Greek PM asks Supreme Court to speed up cases related to rail disaster
ATHENS — Greek Prime Minister Kyriakos Mitsotakis on Monday urged the country’s Supreme Court to speed up investigations into last week’s deadly train crash that killed at least 57 people and sparked angry protests.
“The Greek people want an immediate and thorough investigation into the criminal incidents related to this tragic accident,” Mitsotakis wrote in a letter to prosecutors about the clash last week.
“I ask that you give priority to these cases and, if you deem it appropriate, to investigate what is happening at the highest possible level” and whether “systemic failures in the rail sector” constituted criminal offences.
With the government seeking re-election in April, Mitsotakis’ move is seen as necessary to assuage public outrage, as such investigations in Greece can usually take several years.
The crash happened last Tuesday in central Greece when a freight train collided head-on with a passenger train carrying over 350 passengers, including many young students.
The deadly crash sparked angry mass protests and clashes with police in parts of the country. Around 12,000 people demonstrated in Athens on Sunday.
European Commission President Ursula von der Leyen tweeted on Monday that she had spoken about “further technical support” for the modernization of the Greek railways.
Experts from the Commission and the EU Railway Agency (ERA) will travel to Athens this week, she added after a phone call with Mitsotakis.
A Commission spokesman said on Thursday the EU had already supported 16 railway projects in Greece with almost 700 million euros ($741 million) since 2014.
– forgiveness –
The Greek authorities initially blamed a “human error” on the part of the station master on duty at the time of the collision for the accident.
However, rail unions say they have repeatedly warned operator Hellenic Train about safety issues on the line, saying successive governments’ mismanagement of the network and failure to implement safety reforms contributed to the fatal collision.
Greek television showed harrowing images of crying parents demanding information about children who had been on board the train and berating the authorities for what had happened.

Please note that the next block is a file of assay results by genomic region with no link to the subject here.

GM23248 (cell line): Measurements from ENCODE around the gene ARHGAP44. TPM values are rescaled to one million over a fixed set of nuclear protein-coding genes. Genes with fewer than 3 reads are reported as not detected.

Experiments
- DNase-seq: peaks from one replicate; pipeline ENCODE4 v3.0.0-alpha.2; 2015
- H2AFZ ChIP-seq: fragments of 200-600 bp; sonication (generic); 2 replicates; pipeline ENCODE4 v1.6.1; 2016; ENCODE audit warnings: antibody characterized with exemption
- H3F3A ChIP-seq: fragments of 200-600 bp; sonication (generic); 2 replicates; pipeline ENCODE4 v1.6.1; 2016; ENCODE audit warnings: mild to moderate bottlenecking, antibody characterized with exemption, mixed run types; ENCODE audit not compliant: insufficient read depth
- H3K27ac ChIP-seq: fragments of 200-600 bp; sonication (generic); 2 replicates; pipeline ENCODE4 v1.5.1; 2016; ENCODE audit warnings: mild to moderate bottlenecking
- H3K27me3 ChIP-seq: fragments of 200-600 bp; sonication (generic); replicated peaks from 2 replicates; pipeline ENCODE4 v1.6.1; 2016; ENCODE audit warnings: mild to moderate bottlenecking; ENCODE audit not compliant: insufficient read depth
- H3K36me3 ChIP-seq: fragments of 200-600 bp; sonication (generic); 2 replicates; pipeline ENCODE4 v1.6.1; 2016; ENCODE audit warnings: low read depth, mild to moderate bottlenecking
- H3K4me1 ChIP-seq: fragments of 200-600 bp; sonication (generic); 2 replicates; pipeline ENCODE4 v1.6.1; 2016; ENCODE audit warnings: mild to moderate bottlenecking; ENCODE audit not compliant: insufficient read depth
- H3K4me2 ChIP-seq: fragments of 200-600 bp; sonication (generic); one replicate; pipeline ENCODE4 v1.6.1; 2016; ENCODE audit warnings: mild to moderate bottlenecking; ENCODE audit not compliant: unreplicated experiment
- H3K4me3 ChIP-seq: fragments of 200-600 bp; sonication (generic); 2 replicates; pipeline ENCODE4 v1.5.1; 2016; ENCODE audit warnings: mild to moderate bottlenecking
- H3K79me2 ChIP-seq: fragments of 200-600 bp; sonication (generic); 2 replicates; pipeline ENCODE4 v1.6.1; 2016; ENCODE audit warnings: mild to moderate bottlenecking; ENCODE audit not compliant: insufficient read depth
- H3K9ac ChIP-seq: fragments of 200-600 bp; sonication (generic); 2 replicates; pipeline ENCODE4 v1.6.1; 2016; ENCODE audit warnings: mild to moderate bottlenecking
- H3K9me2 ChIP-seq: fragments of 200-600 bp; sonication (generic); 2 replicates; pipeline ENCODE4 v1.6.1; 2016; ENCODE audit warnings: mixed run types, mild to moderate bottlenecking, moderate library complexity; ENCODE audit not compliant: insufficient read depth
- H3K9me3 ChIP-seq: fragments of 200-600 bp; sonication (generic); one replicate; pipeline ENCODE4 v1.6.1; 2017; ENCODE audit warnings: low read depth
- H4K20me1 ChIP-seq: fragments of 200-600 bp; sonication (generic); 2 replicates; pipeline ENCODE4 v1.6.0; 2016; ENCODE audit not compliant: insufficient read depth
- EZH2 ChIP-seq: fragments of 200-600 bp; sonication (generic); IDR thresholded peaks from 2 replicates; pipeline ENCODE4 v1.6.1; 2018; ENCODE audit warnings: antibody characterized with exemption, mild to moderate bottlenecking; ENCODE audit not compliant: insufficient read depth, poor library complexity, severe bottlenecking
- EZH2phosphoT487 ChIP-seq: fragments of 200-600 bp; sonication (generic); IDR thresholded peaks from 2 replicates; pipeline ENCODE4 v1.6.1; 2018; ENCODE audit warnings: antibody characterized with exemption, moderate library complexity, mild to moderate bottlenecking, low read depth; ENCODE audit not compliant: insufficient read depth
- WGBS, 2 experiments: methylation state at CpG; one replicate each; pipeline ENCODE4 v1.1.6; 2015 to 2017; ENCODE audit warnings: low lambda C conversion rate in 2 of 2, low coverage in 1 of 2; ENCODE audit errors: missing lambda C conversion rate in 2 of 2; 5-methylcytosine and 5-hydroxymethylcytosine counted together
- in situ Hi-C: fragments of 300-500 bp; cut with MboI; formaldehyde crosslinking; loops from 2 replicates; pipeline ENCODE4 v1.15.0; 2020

Train services in Greece have been restricted for the sixth day in a row.
On Sunday, Mitsotakis asked forgiveness from the families of those killed.
“As Prime Minister, I owe it to everyone, but especially to the families of the victims, to ask for forgiveness,” he wrote in a message to the nation.
The Prime Minister has ordered the establishment of an expert inquiry to examine systemic flaws in the train system and to support the Supreme Court inquiry with its findings.
Mitsotaki’s letter on Monday indicated that any Supreme Court inquiry would be separate from the experts’ inquiry.
He acknowledged that among the issues plaguing the infrastructure were delays in technology updates.
“We all know that the country’s railways are deeply problematic,” he said.
The government will announce steps to “immediately improve” train safety this week, spokesman Yiannis Economou said on Monday.
– mismanagement –
For decades, Greece’s 2,552-kilometer rail network has been plagued by mismanagement, poor maintenance and outdated equipment.
Economou said Monday that recurrent vandalism of the network had played a role in undermining security, as had staff cuts imposed at the behest of Greece’s EU-IMF creditors during the country’s decades-long debt crisis.
Highlighting the state of the railway system, the Interior Ministry said Monday that state-owned network operator OSE “was asking for staff to move and no one was interested.”
On-line safety systems are still not fully automated five years after Greece’s state-owned railway service TrainOSE was privatized and sold to Italy’s Ferrovie dello Stato Italiane, which became Hellenic Train.
The station master on duty during the collision, identified as 59-year-old Vassilis Samaras, has admitted being partly responsible for the crash.
He was charged with involuntary manslaughter and faces life imprisonment if convicted.
Greek media have reported that the stationmaster, despite little experience, was left unsupervised at his post over a busy bank holiday weekend.
Source: Crypto News Deutsch